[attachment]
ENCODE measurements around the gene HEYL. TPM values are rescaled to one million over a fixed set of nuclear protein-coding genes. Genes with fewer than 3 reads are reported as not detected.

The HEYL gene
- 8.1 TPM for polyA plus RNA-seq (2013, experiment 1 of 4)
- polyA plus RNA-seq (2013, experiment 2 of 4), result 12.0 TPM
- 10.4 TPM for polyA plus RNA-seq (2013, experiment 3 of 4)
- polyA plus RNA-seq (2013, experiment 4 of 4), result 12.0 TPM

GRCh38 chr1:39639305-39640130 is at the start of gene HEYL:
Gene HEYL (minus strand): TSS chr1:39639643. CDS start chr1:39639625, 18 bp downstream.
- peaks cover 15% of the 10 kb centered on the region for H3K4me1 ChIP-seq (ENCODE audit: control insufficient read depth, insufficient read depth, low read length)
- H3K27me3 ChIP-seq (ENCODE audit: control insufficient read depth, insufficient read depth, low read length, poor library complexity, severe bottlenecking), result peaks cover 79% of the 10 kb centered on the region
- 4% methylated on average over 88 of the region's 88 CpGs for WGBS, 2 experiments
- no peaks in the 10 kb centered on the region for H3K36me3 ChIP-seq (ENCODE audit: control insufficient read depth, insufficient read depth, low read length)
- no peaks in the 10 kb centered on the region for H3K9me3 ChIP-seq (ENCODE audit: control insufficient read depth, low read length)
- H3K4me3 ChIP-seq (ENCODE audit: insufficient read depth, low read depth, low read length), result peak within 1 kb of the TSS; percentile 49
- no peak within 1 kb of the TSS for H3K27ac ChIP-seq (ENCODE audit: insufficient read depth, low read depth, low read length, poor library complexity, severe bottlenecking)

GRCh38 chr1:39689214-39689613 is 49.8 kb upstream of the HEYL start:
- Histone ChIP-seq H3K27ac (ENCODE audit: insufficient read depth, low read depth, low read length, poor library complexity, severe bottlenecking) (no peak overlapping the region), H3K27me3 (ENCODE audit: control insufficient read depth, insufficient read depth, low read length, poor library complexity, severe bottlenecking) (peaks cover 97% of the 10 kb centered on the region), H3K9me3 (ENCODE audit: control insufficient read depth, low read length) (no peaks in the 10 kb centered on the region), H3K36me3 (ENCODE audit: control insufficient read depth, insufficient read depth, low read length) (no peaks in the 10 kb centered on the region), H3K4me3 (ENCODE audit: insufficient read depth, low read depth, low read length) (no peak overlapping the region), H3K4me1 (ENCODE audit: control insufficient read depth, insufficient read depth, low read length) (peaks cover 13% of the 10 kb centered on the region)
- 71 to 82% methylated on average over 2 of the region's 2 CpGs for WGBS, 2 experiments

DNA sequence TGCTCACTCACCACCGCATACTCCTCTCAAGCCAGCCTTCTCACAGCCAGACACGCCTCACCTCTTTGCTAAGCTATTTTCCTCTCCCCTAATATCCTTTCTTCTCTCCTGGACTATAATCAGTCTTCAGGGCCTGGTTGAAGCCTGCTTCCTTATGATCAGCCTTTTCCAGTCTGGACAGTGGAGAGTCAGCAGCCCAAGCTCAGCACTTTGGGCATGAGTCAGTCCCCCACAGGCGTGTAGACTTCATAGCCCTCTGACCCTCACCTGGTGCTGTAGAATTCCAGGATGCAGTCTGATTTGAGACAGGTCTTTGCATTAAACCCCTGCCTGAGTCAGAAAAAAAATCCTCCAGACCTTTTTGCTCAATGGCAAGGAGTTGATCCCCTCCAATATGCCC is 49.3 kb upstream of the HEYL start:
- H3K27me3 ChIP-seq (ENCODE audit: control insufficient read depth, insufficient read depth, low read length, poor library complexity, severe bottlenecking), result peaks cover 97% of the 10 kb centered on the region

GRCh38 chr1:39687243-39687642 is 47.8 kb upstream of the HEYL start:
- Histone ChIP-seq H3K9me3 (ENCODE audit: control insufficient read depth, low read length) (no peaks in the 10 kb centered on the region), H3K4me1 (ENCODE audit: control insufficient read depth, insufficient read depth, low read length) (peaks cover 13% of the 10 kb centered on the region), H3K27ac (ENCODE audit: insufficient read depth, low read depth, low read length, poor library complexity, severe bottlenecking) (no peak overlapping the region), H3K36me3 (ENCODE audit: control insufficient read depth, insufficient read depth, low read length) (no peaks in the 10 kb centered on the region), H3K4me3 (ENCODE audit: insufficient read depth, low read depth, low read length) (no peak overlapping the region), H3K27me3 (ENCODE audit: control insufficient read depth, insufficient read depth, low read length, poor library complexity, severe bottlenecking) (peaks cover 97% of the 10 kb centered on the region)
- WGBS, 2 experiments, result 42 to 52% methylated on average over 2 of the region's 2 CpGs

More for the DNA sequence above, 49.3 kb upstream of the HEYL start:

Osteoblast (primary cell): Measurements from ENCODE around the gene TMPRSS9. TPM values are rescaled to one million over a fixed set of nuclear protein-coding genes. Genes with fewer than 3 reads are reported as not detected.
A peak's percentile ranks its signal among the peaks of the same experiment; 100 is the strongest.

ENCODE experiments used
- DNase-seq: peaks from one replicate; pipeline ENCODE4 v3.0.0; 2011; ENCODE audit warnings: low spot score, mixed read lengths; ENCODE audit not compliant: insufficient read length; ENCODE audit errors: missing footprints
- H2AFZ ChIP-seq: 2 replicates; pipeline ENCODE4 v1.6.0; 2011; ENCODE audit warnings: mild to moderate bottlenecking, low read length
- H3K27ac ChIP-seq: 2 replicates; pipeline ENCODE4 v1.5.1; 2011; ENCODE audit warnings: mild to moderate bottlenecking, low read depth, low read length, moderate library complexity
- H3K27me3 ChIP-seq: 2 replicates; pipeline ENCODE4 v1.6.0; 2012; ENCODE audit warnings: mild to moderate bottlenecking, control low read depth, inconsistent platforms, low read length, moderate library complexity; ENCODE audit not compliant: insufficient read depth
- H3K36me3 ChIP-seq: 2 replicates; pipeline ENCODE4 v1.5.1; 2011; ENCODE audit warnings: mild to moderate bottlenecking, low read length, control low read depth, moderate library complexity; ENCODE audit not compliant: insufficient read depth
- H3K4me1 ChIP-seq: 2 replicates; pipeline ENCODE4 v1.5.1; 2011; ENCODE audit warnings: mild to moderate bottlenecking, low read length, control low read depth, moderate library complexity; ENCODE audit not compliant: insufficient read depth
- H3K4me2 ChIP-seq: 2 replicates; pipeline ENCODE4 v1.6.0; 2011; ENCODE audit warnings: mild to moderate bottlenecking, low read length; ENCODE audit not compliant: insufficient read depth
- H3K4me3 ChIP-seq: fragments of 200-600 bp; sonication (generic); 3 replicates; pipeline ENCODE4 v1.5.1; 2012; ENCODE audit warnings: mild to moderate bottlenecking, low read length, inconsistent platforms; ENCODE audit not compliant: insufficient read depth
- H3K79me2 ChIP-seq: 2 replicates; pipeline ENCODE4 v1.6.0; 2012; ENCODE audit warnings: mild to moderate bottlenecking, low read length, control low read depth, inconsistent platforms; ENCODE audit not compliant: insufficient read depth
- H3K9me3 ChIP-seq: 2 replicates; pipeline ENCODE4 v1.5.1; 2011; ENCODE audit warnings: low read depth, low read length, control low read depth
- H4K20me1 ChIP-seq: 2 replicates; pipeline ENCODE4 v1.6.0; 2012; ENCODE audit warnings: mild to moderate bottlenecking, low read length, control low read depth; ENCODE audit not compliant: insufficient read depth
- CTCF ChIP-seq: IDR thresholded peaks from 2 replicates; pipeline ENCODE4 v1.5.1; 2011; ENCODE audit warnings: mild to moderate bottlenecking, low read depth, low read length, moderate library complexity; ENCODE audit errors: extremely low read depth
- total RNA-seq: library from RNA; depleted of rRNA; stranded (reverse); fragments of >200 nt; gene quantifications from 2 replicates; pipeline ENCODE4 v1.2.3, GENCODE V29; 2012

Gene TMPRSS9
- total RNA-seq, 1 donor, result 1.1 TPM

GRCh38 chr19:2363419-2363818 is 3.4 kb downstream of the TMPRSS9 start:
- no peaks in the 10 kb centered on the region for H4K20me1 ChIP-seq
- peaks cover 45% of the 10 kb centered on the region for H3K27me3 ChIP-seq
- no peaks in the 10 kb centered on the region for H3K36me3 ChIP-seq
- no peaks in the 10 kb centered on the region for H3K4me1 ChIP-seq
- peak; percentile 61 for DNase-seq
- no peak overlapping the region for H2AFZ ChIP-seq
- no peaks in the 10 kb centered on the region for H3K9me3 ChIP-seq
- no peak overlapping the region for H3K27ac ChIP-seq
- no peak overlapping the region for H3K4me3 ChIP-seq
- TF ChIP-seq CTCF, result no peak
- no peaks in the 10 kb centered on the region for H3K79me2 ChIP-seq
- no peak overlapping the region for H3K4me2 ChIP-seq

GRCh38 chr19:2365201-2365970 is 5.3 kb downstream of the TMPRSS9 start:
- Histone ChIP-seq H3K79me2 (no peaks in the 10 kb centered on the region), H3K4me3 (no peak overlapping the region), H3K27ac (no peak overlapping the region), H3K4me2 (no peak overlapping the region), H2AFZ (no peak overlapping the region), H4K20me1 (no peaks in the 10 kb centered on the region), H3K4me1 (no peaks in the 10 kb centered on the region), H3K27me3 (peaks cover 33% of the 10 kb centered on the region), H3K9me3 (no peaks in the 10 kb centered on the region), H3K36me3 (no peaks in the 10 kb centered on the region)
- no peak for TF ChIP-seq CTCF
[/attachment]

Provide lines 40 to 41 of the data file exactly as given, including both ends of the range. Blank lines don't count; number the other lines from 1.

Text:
- total RNA-seq: library from RNA; depleted of rRNA; stranded (reverse); fragments of >200 nt; gene quantifications from 2 replicates; pipeline ENCODE4 v1.2.3, GENCODE V29; 2012

Gene TMPRSS9